How many numbers can I generate and be 90% sure that there are no duplicates?

Suppose I am generating random 4-digit numbers. Obviously there are 10,000 possible numbers, but the chances are I will get a duplicate long before I generate that many.

Can anyone explain how I would work out how many numbers I would be able to generate and still be (say) 90% sure that there weren't any duplicates?

To be clear, I am treating these numbers as strings, so all will have four digits, even if there are leading zeroes. Also, I'm using a random number generator, so am assuming that any 4-digit number is as likely to be generated as any other.

• en.wikipedia.org/wiki/Birthday_problem
– Tim
Commented Jun 6, 2023 at 19:13
• @Tim Thanks for the link. If I understand correctly, using the last method shown, the probability of at least 2 people out of n sharing a birthday is (365Pn)/(365^n), then applying it to my question, the probability of any two numbers out of 10,000 generated being the same would be (10000P4)/(10000^4), which is around 0.04. Is that correct? Thanks again. Commented Jun 6, 2023 at 19:27
• $(365Pn)/(365^n)$ is the probability that no two people have the same birthday Commented Jun 8, 2023 at 9:59

The approximation given in the Wikipedia article (also mentioned in the paper by Diaconis & Mosteller (1989)) works well here. Suppose $$N$$ 4-digit numbers are drawn with replacement from a pool of $$c$$ possible numbers, $$N\leq c$$. According to Diaconis & Mosteller (1989), if $$c$$ is large and $$N$$ is small compared to $$c^{2/3}$$, the following approximation is useful. An approximation for the probability of no duplicates is $$\exp(-N^2/2c)$$ You want this probability to be $$\geq90\%$$. In your case, $$c = 10^4$$. Solving the equation (there are two solutions but only one is positive) for $$N$$ so that $$\exp(-N^2/2c)\geq0.9$$ gives $$N\leq \sqrt{-\log(0.9)\times2\times10^4}= 45.9044$$. So you can draw around $$46$$ at most and more than that will result in a greater than $$10\%$$ probability of duplicates. In general, replace $$0.9$$ with the desired probability of no duplicates. This formula is also given in the Wikipedia article.

Thanks to @Henry, a better approximation to the probability of no duplicates is $$\exp(-N(N-1)/2c)$$ resulting in $$N\leq\sqrt{1/4 - 2c\log{(p)}} + 1/2$$. Using your situation, we get $$N\approx 46.4071$$ with a probability of no duplicates of $$0.9017$$ which is extremely close to the true probability of $$0.9015$$.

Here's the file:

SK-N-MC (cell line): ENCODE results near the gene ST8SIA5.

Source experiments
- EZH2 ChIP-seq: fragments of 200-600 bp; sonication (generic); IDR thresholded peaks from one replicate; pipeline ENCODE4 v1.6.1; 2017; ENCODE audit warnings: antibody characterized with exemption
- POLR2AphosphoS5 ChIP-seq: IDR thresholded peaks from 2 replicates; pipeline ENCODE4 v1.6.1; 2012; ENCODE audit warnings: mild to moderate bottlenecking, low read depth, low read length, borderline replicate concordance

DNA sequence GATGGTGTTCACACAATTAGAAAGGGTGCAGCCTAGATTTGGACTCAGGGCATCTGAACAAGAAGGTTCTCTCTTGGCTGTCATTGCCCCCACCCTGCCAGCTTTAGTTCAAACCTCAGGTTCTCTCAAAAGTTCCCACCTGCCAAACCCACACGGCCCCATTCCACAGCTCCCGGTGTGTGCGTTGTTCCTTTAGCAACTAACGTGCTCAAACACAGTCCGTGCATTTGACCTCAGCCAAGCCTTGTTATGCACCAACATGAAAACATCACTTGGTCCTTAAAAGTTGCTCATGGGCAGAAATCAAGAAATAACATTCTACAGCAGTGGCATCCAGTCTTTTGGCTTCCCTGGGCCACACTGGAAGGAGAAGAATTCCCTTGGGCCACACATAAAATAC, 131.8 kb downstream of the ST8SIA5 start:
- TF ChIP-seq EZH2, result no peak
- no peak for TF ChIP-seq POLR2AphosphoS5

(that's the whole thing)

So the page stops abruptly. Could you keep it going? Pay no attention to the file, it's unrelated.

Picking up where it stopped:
R provides the functions pbirthday and qbirthday that calculate the probabilities of no duplicates exactly.

Here is a plot comparing the two approximations with the exact probabilities in the relevant range:

The approximation by Henry is very close to the exact value, i.e. the black and green dots are basically identical.

• As a quick check, R comes with p and q functions for this. qbirthday(.1,10000) gives 47 while pbirthday(47,10000) gives 0.1026129 and pbirthday(46,10000) gives 0.09846583 Yes, it looks like you're right, the approximation seems to work quite well. Commented Jun 7, 2023 at 2:54
• @Glen_b Thanks, I already forgot about the birthday functions! Commented Jun 7, 2023 at 5:37
• You can get slightly closer than the approximations $p \approx \exp\left(-\frac{N^2}{2c}\right)$ and $N \approx \sqrt{-2c\log(p)}$ with $p \approx \exp\left(-\frac{N(N-1)}{2c}\right)$ and $N \approx \sqrt{\frac14-2c\log(p)}+\frac12$. So with $c=10^4$ and $N=46$ you get about $0.9017$ instead of $0.8996$ and closer to the true $0.9015$; with $p=0.9$ you get less than or equal to about $46.407$ instead of $45.904$ (using the gamma function would suggest about $46.372$ is the best you can do) Commented Jun 7, 2023 at 21:53
• @Henry Thanks for the improvement, I added it to the answer. Do you have a source on this improved approximation? Commented Jun 8, 2023 at 10:00
• @COOLSerdash The Wikipedia article you link to derives $\bar p(n) \approx e^{-\frac{n(n-1)}{2 \times 365}}$ before saying $\bar p(n) \approx e^{-\frac{n^2}{2 \times 365}}$ is an "even coarser approximation". My approximate expression for $N$ just solves the quadratic. Commented Jun 8, 2023 at 10:19

The other answer uses an approximation. Here is an answer with an exact formula.

The probability that there are no duplicates when drawing $$k$$ numbers among $$N=10000$$ is : $$P_{N,k} = \frac{\text{number of draws without duplicates}}{\text{total number of draws}} = \frac{\frac{N!}{(N-k)!}}{N^k} = \frac{N!}{{N^k}(N-k)!}$$

This is a strictly decreasing function of $$k$$. You want to know the largest value of $$k$$ such that this probability is still higher than $$90%$$.

We can find it with a quick binary search computer program: $$P_{10000, 46} = 90.15\%$$ $$P_{10000, 47} = 89.74\%$$

So the final answer is: you can draw 46 numbers.

This is matched very closely by the value of 45.9 found by the approximation formula!

• Thanks for your very clear answer. It was hard to choose which one to mark, so please don't be offended that I chose COOLSerdash's Commented Jun 8, 2023 at 17:29